Beauty Is Not Pain?

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Beauty is NOT pain As we get older we all experience changes in our body, some that we love and others that we could do without. People are born in all shapes and sizes, but why is it that some choose to change that with cosmetic and plastic surgery? What would motivate someone to go through hours of pain just for a new body? With the appearance of more “perfect” looking celebrities in the media, the self-esteem of many women spiral down, especially in Asia. Beauty standards in South Korea are now being define by many K-Pop idols. “In Seoul, 1 of every 5 women ages 19 to 49 has had some type of plastic surgery, according to a 2009 survey by Trend Monitor” (Chow, NPR). With the media exposing the image of “perfection” in K-Pop celebrities’…show more content…
Lee). The surgery is done with “IV sedation and local anesthetics” that are enough to keep you awake in order to “cooperate during your surgery to determine the desired outcome of the upper eyelid fold” and to insure “that the shape and size of your eyes remain symmetrical” (Dr. Lee).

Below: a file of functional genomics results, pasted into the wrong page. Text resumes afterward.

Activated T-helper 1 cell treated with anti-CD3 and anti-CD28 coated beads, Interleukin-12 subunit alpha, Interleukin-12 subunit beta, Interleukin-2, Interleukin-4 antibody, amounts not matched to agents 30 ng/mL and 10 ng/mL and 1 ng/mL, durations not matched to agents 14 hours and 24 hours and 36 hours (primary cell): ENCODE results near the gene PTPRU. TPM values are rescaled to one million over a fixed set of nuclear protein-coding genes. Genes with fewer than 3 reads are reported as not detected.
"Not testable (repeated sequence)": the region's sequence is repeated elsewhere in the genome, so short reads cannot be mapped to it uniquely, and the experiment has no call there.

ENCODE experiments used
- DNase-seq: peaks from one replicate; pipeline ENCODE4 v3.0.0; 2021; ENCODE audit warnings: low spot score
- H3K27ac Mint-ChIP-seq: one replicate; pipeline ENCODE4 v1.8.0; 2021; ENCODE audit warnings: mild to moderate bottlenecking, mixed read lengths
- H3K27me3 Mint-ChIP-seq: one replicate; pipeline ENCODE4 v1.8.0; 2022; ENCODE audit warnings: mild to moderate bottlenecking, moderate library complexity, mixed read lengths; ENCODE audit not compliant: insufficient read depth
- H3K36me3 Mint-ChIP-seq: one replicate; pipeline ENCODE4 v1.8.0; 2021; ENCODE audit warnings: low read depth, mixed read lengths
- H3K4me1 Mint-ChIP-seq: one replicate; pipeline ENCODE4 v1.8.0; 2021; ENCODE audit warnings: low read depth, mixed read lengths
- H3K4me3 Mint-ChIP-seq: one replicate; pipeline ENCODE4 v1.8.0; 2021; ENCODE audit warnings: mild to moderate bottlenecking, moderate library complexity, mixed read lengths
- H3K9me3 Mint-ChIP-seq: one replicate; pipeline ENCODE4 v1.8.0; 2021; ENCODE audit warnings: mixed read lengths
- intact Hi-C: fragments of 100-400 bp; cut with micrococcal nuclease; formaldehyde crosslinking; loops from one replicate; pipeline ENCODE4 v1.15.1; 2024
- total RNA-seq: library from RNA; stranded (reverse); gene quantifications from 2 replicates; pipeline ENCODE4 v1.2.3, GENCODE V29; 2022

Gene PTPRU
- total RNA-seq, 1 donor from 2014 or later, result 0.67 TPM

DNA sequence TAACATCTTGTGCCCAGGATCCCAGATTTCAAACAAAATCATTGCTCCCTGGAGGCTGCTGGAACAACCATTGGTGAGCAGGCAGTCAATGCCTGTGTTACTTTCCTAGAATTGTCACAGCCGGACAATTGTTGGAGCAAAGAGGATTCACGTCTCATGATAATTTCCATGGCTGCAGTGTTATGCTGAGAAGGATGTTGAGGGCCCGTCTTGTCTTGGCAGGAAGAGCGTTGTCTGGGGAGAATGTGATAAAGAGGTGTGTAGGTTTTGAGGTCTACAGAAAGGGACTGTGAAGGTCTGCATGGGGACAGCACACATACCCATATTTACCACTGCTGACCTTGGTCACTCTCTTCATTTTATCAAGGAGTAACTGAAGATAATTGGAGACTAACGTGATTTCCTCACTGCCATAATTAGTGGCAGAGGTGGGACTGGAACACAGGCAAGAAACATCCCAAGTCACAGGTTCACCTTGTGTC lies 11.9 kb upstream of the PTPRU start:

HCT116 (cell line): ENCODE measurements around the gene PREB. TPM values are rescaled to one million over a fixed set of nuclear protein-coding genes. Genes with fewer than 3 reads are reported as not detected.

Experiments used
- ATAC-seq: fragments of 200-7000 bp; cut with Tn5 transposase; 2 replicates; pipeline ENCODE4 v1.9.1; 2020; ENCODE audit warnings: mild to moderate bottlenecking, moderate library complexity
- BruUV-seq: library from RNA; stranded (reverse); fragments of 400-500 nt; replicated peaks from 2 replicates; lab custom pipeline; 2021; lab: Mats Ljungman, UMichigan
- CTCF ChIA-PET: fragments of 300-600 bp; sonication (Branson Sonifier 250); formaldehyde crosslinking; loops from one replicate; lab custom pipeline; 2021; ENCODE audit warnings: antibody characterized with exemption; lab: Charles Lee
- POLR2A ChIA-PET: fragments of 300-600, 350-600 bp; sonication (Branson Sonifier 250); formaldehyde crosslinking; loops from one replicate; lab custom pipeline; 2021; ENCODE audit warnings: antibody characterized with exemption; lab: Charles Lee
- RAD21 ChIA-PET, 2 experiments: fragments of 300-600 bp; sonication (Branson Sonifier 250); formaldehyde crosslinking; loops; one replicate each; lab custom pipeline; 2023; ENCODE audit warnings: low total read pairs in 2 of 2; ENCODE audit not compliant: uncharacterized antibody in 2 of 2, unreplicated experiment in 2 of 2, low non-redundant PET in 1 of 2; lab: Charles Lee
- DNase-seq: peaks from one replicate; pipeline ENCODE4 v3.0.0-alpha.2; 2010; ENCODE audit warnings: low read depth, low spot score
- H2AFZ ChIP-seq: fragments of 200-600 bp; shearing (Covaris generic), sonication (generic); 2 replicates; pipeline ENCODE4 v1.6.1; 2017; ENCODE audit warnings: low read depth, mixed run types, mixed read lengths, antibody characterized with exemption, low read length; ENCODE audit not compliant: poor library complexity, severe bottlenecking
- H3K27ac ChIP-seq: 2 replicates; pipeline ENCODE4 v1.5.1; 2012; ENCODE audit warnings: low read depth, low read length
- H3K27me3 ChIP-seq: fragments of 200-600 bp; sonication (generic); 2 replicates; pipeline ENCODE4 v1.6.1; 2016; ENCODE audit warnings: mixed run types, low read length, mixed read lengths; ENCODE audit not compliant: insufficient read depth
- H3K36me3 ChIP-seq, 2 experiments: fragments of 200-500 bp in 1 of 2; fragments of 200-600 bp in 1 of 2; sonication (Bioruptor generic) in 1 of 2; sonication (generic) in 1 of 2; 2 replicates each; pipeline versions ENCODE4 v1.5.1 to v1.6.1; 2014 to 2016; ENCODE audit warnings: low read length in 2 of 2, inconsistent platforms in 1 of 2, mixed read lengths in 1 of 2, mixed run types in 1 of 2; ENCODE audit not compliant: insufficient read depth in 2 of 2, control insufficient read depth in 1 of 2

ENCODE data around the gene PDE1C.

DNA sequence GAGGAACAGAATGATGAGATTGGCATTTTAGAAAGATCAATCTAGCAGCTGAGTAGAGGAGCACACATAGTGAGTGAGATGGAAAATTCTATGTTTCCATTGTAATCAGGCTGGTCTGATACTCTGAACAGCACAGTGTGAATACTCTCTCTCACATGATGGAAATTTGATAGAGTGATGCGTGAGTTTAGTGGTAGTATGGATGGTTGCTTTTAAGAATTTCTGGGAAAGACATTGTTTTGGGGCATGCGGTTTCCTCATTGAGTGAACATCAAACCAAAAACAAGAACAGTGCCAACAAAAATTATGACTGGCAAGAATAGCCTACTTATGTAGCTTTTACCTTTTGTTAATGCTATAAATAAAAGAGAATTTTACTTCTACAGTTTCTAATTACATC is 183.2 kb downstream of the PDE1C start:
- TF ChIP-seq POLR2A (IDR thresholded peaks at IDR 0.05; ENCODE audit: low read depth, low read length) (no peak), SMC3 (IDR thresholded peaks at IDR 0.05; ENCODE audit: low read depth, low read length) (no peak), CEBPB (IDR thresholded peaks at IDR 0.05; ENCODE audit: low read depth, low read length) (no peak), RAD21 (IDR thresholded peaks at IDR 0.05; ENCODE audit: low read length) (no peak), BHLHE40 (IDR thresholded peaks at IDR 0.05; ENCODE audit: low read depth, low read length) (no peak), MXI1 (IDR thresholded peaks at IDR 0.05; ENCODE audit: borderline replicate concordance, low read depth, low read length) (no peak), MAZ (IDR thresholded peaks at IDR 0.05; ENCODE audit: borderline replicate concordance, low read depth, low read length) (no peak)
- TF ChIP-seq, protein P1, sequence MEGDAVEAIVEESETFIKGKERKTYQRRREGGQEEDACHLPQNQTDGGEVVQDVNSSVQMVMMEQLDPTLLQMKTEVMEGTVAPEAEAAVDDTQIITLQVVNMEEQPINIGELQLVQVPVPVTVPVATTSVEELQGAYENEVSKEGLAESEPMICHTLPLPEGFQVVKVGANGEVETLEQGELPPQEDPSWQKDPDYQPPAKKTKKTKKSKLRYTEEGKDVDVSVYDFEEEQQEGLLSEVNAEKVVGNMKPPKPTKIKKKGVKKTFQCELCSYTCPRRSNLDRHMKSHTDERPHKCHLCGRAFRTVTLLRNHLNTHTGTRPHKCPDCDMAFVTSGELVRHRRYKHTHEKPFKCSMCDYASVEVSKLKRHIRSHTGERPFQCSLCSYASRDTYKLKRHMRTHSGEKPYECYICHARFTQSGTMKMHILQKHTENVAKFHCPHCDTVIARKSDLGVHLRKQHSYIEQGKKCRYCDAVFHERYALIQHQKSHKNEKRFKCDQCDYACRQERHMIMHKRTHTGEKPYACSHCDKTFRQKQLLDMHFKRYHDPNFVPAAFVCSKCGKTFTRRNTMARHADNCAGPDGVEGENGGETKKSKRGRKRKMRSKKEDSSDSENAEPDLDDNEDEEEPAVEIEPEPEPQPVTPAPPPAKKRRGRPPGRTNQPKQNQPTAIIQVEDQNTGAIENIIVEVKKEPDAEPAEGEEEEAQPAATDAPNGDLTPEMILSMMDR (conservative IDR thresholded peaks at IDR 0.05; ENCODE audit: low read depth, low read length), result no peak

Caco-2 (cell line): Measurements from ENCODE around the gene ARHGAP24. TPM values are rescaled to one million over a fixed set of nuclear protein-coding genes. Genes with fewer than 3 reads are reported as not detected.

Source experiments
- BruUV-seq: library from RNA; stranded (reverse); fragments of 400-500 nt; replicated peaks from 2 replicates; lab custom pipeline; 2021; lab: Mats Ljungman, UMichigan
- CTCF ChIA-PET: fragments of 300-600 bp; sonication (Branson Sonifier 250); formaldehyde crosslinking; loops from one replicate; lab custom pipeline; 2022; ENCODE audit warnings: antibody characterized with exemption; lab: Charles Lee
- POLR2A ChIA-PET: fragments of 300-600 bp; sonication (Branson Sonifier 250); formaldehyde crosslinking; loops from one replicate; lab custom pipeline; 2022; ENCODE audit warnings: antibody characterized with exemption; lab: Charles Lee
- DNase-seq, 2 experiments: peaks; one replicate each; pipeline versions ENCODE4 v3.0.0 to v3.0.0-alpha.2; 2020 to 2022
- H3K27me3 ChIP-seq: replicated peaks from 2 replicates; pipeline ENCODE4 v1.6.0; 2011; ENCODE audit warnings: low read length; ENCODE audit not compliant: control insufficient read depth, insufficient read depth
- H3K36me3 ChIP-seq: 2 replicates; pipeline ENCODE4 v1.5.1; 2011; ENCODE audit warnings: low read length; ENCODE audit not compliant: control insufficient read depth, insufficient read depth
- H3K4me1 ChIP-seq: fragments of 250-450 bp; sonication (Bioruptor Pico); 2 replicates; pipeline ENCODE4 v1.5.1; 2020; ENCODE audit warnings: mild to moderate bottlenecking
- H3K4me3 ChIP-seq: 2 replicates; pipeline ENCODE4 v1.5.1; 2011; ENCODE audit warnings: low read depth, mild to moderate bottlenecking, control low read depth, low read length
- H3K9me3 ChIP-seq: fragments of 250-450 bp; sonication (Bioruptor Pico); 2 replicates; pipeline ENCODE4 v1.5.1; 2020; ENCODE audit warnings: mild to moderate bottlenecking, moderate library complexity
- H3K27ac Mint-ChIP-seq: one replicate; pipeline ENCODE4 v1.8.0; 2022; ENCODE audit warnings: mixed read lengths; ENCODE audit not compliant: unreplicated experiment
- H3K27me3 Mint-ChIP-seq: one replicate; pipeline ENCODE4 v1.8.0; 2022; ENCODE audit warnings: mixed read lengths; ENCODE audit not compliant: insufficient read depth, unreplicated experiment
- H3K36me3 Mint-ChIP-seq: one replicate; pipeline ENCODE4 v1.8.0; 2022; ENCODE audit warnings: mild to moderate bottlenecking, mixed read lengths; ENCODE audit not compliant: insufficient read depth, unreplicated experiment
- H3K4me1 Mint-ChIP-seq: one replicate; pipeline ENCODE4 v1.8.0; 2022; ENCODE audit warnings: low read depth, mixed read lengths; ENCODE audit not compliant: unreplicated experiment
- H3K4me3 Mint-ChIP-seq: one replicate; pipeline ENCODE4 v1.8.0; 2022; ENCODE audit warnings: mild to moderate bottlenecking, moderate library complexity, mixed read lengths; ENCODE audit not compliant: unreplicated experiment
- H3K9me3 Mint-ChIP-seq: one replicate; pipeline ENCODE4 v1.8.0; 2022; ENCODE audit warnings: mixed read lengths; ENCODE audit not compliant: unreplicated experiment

The double eyelid surgery are said to date back to Japan in the late 19th century, however it was first introduced to South Korea sometime during 1950-1953, which marked the era of the Korean War. Credit goes to American plastic surgeon Dr. Ralph Millard who during the war was station in Seoul, Korea to do reconstructive surgery on wounded soldiers. During Dr. Millard’s time in Seoul, he was the first to develop and perform the double eyelid surgery on a Korean man who wanted rounder eyes (Baer). Dr. Millard managed to finish the surgery successfully and shortly after receiving many Korean women patients who reportedly worked in the sex trade and Korean women who were future war brides. Sex trade women wanted the surgery in order to gain more appeal to American men and Asian war brides wanted the surgery in order to “fit in” with their husband’s American family (Baer). The double eyelid surgery became popular more after World War II as Asian women wanted to reflect western women who were seen as more beautiful (Baer). The controversy and
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